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Category Archives: Wine trends

How much should an everyday wine cost?

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everyday wine costThe Wine Curmudgeon, working through his tasting notes on CellarTracker (the blog’s unofficial wine inventory web app) found this January comment for the 2007 Robert Mondavi Oakville cabernet sauvignon: “Nice every day wine at this price point.” The price? $45. Is that how much an everyday wine should cost?

Which raises one of the most contentious issues in wine, and one that doesn’t get enough discussion: How much should an everyday wine cost? This CellarTracker user (and no, I’m not going to name names) figures that an everyday wine runs the cost of a car payment each month, $315, and you only get to drink wine seven week nights a month to ring up that total. Even Eric Asimov at the New York Times, whose savvy is as good as it gets, figures discerning drinkers need to spend as much as half of that, in the $18 or $20 a bottle range.

My views on this are well known: One reason Americans don’t drink more wine is that we’re told we have to spend too much money to do so, and so we don’t. Or, as the guy who checked me out in a grocery store several years ago said, when he saw that I had bought several bottles of $10 wine: “Why are you spending so much money on wine?” And he didn’t say it nicely, either.

But my views aren’t the only ones. Hence this poll, courtesy of Ranker (the blog’s unofficial polling app): How much should an everyday wine cost? Click on the respective price range — those of you who get the blog via email may have come to the site to vote. The poll will run until May 22, and I’ll recap the results on May 24. Vote away, and don’t be shy about leaving your opinion in the comments.

Lists on Ranker

Wine will kill you — or not

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Wine will kill you -- or notThe Wine Curmudgeon will periodically relax his long-time ban on wine-related health news on the blog to remind everyone why there is a ban on health news on the blog. Like when we’re told wine will kill you — or not:

A former World Health Organization official says “moderate drinking is better than abstaining and heavy drinking is worse than abstaining -– however the moderate amounts can be higher than the guidelines say,” as much as a bottle of wine a day.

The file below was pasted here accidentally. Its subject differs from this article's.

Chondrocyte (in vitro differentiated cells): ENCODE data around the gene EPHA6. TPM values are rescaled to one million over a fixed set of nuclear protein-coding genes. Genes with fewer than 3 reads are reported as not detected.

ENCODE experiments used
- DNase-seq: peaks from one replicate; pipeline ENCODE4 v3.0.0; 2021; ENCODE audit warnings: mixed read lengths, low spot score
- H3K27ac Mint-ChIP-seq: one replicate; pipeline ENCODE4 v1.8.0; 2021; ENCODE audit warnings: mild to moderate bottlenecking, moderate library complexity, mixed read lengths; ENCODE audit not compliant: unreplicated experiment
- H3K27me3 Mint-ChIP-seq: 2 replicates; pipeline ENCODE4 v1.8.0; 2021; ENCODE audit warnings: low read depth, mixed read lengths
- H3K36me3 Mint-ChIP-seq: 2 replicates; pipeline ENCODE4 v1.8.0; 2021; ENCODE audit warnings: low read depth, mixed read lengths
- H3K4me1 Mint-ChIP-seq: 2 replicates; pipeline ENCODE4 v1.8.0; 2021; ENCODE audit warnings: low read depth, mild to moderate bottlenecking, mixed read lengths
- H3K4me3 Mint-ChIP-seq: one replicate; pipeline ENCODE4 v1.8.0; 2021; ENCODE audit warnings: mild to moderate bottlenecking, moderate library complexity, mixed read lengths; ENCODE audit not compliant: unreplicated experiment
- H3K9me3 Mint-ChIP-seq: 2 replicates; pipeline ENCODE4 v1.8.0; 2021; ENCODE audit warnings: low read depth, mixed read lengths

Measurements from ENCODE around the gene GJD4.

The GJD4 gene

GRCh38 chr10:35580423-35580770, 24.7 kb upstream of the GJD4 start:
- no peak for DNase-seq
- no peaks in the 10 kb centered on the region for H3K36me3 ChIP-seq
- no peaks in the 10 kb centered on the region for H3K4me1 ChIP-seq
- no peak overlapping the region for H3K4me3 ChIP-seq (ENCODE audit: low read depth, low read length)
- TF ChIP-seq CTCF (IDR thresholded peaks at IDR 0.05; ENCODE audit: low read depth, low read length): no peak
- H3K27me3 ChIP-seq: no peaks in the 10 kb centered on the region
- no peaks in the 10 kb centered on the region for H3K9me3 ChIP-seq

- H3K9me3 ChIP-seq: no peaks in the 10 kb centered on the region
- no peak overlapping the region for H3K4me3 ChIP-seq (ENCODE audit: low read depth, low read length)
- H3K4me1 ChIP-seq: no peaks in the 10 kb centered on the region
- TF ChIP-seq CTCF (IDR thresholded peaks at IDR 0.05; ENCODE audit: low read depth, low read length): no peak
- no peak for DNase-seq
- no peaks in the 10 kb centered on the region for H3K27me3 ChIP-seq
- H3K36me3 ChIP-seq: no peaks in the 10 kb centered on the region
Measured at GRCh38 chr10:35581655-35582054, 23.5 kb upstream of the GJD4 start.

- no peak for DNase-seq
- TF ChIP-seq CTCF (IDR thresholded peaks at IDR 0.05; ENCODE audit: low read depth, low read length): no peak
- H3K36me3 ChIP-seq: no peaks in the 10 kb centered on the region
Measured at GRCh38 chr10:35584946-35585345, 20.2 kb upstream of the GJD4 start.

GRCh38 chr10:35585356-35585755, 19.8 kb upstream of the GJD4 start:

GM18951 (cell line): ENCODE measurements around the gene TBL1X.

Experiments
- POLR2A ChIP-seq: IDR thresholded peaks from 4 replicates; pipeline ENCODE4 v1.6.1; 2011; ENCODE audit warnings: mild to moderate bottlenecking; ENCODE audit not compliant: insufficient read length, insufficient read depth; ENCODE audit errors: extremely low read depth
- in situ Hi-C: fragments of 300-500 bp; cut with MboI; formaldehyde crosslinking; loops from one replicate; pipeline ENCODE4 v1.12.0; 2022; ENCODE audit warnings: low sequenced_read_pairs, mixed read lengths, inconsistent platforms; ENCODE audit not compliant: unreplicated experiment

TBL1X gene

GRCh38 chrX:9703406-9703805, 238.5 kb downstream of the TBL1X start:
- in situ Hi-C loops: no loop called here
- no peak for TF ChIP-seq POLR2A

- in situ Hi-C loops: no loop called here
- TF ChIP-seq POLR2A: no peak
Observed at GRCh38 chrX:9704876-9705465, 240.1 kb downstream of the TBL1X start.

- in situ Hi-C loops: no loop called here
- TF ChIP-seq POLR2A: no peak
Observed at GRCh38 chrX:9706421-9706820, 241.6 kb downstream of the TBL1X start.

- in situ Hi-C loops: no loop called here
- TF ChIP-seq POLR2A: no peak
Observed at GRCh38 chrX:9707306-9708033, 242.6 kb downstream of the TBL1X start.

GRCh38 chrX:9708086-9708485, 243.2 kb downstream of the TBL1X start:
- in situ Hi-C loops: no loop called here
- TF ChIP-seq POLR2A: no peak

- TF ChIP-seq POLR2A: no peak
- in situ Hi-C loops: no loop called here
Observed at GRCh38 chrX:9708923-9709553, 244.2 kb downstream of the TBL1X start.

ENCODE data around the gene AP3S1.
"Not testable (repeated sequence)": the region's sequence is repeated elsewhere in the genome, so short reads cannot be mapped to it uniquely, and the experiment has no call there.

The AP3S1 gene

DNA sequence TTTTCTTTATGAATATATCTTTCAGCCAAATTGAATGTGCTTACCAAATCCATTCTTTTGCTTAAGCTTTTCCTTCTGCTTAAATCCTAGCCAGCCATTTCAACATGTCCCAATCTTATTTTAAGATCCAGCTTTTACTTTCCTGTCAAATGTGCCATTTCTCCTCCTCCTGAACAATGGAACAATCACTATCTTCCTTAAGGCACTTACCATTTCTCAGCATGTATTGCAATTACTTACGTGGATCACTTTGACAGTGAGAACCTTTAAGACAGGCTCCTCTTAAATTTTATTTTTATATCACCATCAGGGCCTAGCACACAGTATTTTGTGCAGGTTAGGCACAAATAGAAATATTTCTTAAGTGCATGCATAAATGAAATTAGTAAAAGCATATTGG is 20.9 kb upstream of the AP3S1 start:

A current World Health Organization officlal says half of new cancers over the next 20 years are preventable if people change their lifestyles, and that includes giving up drinking.

How are we supposed to make a decision given such contradictory opinions from two people who seem to have the same qualifications? It’s enough, if you don’t mind the bad joke, to drive one to drink.

Some of this, as noted before, is sloppy reporting. But some of it is the medical community, which often lumps drinking with tobacco as inherently evil — except when it doesn’t. Too many studies are either limited in scope or seem to pick and choose to fit the researcher’s agenda. Cases in point: The alcoholism rate in the U.S. is about 8 percent for adults, while it may be as high as 14 percent in Russia. And that a majority of alcohol-related deaths in the U.S. involve non-Latino whites, but that the highest death rates were among Native Americans and Alaska Natives. None of the numbers offers the demographic pattern for a one size fits all solution.

One day, perhaps, the medical community will figure this out. Until then, the ban remains.

How the cool kids find wine they like

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How the cool kids find wine they likeThis is an incredibly clever graphical quiz from BuzzFeed that guides wine drinkers through the process of finding wine they will enjoy. What’s not to like about a system that asks your favorite emoticon, drunk text, and record album to help pick the right wine? Beats most of the advice from wine writers.

Having said that, some of us who didn’t grow up with 21st-century culture and smart phones, which emphasize pictures without text, might have trouble completing it. But a teenager should be able to help with the emoticons, and if you haven’t heard of “The Perks of Being a Wildflower” or “Abraham Lincoln, Vampire Hunter,” there is Hemingway. The section on pick a drinking buddy confused me: I don’t watch much TV, so I didn’t recognize several of the choices (though I did identify Beyonce). And what Toronto mayor Rob Ford, who gives new meaning to the term Great White North, was doing in the drinking buddy section was a puzzler.

How well it works is another story; the reader who tipped me to it said it sent her to malbec, which she tried and loved. The first time, it picked sweet riesling for me, which I enjoy, but not what I would have chosen. The second time it picked malbec, which I don’t much like, and insulted me in the process: “Your tastes are diverse but simple.” Maybe I need to bone up on emoticons. Or the quiz needs to refine its algorithm to include cava or rose.

Finally, how do I know that this process is hip and with it (besides that it’s on BuzzFeed)? The author, Justin Carissimo, blew off a couple of requests for an interview. It would have been nice to ask him how the quiz came about, and whether there is actually some science involved. No doubt he would have responded if I had been from Deadspin.

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